Put Yourself in the Picture

For Phizzfest 2014 I devised and ran Put Yourself in the Picture, which aimed to address the democratic deficit with regard to the built environment of Phibsborough. Built public space forms the backdrop to much of our lives; good design and infrastructure being enabling and empowering, individually and communally, poor quality infrastructure and exclusionary design severely limiting potential and opportunities for all. The people who live and work in any given geographical area seldom have the opportunity or forum to give voice to their ideas on how to make the built environment work better for them. Put Yourself in the Picture created this forum and invited people to articulate their reading of their local landscape.

Figure 2. Put Yourself in the Picture: Computers Unlimited, Phibsborough Rd, May 2014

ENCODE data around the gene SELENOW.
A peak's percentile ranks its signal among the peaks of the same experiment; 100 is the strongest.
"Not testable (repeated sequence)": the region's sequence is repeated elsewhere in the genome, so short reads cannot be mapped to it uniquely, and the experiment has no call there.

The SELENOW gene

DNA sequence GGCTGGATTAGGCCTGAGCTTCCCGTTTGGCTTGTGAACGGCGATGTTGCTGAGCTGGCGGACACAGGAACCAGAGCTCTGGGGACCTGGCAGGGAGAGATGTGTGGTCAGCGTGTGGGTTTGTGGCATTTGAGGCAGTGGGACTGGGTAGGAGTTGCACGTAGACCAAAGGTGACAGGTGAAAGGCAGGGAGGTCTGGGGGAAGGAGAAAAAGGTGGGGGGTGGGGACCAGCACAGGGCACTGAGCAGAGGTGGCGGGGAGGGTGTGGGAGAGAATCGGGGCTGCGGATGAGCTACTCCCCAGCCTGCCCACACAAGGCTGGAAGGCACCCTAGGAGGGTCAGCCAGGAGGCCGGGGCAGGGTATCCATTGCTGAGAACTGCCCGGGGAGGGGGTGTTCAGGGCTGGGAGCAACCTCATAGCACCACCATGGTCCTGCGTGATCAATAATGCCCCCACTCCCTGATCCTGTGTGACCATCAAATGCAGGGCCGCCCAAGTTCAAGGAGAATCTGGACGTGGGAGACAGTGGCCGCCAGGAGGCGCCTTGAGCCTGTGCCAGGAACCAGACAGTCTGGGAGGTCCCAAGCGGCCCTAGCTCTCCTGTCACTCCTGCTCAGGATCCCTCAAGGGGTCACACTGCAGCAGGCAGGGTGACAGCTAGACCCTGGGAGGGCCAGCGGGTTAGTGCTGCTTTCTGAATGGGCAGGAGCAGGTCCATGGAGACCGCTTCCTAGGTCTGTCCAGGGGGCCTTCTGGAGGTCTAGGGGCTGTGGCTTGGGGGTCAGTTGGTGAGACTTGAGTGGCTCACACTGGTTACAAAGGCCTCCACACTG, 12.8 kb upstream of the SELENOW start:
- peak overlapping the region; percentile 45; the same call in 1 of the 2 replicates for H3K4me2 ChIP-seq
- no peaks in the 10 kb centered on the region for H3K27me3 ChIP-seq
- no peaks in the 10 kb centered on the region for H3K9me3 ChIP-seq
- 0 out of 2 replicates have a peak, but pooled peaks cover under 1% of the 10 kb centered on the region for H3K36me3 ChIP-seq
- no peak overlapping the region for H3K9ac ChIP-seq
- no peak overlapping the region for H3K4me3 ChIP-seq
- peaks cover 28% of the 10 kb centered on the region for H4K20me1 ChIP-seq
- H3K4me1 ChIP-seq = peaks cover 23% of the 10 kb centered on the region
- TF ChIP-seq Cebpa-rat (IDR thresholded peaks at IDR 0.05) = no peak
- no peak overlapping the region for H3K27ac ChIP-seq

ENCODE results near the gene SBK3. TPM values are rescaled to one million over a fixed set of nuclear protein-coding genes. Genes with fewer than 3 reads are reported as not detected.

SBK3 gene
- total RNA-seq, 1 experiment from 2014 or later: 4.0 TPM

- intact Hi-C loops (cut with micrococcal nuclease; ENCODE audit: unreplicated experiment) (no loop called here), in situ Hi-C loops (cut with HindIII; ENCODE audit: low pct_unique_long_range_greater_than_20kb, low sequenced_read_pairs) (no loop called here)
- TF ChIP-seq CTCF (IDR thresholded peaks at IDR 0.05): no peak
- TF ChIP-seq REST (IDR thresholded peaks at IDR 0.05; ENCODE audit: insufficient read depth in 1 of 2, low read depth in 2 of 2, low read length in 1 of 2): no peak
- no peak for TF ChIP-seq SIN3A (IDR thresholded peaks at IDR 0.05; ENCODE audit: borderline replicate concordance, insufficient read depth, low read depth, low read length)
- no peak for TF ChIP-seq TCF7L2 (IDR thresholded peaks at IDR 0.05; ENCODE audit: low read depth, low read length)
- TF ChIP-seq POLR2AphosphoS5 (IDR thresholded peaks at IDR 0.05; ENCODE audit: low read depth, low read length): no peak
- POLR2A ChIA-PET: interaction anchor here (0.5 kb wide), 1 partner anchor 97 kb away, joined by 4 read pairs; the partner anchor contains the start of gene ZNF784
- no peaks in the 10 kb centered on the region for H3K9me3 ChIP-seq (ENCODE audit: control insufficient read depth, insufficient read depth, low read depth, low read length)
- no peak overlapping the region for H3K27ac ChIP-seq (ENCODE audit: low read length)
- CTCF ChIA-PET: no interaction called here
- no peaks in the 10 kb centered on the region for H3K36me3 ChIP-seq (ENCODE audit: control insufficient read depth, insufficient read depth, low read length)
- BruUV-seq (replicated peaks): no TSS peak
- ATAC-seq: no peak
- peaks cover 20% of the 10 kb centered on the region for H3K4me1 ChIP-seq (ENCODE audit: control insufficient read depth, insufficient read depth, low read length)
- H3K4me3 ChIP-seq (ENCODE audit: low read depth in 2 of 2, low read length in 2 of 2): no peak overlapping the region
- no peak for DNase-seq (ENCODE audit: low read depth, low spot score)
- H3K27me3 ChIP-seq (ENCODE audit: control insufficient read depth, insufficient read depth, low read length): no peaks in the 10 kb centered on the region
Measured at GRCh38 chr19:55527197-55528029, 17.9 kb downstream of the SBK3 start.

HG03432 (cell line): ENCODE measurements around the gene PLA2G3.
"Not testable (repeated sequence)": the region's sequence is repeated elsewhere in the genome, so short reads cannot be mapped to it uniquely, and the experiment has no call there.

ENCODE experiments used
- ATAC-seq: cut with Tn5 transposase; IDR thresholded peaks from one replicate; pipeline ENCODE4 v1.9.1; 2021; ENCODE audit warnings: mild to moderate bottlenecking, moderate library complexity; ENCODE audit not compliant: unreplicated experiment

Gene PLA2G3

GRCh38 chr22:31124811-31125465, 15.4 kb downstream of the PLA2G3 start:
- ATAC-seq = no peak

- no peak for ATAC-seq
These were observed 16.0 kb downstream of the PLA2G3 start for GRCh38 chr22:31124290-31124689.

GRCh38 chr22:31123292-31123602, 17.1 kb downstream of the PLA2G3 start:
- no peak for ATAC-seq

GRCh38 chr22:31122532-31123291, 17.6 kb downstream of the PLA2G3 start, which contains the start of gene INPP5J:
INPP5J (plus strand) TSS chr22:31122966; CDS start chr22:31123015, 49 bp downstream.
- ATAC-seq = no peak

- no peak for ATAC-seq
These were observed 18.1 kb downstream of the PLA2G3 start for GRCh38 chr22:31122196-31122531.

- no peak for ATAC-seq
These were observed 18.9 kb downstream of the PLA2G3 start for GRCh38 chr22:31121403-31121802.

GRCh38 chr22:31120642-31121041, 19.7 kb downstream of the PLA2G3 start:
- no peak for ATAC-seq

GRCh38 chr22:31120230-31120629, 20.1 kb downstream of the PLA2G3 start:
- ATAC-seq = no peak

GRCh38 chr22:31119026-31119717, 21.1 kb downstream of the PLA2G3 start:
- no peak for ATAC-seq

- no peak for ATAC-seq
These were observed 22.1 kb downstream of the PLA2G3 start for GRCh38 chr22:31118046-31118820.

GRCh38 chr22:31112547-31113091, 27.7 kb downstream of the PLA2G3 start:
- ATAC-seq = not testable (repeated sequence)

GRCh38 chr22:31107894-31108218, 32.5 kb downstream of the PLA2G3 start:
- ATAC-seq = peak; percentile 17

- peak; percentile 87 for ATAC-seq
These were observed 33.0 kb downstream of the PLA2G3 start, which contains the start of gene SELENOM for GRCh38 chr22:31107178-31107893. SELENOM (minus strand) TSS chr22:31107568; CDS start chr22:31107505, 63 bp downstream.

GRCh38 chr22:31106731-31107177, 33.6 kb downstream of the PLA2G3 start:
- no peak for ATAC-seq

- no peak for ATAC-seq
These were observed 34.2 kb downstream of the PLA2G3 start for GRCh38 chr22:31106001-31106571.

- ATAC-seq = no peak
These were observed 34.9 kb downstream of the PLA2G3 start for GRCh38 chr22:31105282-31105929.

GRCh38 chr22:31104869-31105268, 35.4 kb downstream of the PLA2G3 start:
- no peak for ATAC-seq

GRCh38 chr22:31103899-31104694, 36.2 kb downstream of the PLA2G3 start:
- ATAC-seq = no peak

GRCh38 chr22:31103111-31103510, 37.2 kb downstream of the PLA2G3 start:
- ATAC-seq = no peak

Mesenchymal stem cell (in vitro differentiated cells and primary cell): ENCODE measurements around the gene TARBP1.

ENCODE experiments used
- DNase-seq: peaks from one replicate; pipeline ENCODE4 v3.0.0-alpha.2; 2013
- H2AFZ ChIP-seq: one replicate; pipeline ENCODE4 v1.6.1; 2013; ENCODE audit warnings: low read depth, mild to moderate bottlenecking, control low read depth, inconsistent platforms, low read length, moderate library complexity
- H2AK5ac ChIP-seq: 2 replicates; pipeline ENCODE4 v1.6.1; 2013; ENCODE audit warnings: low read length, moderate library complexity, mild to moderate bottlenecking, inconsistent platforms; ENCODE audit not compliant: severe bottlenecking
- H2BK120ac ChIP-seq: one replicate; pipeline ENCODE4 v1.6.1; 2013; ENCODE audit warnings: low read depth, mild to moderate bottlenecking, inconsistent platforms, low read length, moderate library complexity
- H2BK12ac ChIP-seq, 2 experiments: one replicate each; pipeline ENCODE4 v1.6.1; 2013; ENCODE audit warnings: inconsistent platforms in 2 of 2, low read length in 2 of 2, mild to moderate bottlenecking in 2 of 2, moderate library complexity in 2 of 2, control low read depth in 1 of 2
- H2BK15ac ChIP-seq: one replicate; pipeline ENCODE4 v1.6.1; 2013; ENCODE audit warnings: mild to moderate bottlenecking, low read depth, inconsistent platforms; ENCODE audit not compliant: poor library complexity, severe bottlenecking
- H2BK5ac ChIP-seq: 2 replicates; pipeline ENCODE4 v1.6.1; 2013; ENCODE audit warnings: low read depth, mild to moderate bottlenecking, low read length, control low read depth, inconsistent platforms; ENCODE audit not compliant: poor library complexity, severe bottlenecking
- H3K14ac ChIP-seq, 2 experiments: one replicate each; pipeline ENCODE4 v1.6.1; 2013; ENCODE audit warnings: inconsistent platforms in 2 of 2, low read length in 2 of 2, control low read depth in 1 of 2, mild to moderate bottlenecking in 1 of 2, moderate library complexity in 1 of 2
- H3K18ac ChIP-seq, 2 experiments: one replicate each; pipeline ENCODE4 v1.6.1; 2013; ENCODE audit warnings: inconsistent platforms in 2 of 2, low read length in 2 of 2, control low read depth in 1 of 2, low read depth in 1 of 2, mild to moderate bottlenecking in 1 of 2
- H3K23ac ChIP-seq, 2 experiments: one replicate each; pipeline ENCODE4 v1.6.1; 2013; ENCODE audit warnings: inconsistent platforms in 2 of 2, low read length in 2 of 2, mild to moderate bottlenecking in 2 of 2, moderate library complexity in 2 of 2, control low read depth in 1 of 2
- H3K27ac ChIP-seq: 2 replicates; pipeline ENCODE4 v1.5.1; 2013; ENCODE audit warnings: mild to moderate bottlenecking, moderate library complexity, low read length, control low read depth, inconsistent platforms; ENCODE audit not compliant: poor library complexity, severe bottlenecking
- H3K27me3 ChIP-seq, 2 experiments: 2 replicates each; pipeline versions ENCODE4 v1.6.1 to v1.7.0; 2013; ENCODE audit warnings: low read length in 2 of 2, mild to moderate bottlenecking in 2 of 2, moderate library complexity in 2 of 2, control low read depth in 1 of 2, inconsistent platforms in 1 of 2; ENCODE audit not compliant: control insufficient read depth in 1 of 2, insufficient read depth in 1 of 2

Figure 2. Put Yourself in the Picture: Computers Unlimited, Phibsborough Rd, May 2014

Put Yourself in the Picture invited residents, workers and passers-through to identify changes they would like to see happen in Phibsborough. People were invited to take a photo of themselves in that place in Phibsborough that they wanted to see changed, to identify why they want it changed and tell us what change they would like to see.

All responses were displayed in a public place during Phizzfest 2014 and made available on www.phizzfest.ie/put-yourself-in-the-picture. A public meeting, ‘We Need to Talk About Phibsborough,’ was held in May 2014, a book produced, and an analysis made of the concerns and themes voiced. For detailed information on all ideas and analysis on concerns raised please see the website above.

Themes

Two overriding themes were apparent in the ideas submitted and it was interesting how these ideas and themes reflect the analysis of Kevin Lynch from decades earlier.